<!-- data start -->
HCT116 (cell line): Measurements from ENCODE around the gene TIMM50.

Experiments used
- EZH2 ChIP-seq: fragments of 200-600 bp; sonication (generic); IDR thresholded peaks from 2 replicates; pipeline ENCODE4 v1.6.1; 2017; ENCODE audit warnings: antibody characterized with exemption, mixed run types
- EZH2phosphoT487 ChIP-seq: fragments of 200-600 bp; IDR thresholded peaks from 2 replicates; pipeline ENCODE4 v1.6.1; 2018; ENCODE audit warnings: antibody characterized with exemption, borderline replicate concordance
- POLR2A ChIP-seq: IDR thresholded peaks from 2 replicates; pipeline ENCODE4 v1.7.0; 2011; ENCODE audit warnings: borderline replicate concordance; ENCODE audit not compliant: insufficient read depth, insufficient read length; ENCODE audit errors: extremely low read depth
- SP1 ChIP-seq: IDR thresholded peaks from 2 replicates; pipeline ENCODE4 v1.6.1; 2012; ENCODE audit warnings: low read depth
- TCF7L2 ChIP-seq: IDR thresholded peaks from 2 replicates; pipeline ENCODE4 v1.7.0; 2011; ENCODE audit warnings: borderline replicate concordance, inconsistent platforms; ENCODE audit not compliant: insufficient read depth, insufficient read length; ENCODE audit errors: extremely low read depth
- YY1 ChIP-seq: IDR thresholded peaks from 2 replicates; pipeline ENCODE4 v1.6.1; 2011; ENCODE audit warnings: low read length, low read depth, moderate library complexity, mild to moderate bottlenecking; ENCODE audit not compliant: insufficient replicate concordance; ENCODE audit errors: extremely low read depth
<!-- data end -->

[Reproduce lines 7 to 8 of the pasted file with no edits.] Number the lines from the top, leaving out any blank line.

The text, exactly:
- TCF7L2 ChIP-seq: IDR thresholded peaks from 2 replicates; pipeline ENCODE4 v1.7.0; 2011; ENCODE audit warnings: borderline replicate concordance, inconsistent platforms; ENCODE audit not compliant: insufficient read depth, insufficient read length; ENCODE audit errors: extremely low read depth
- YY1 ChIP-seq: IDR thresholded peaks from 2 replicates; pipeline ENCODE4 v1.6.1; 2011; ENCODE audit warnings: low read length, low read depth, moderate library complexity, mild to moderate bottlenecking; ENCODE audit not compliant: insufficient replicate concordance; ENCODE audit errors: extremely low read depth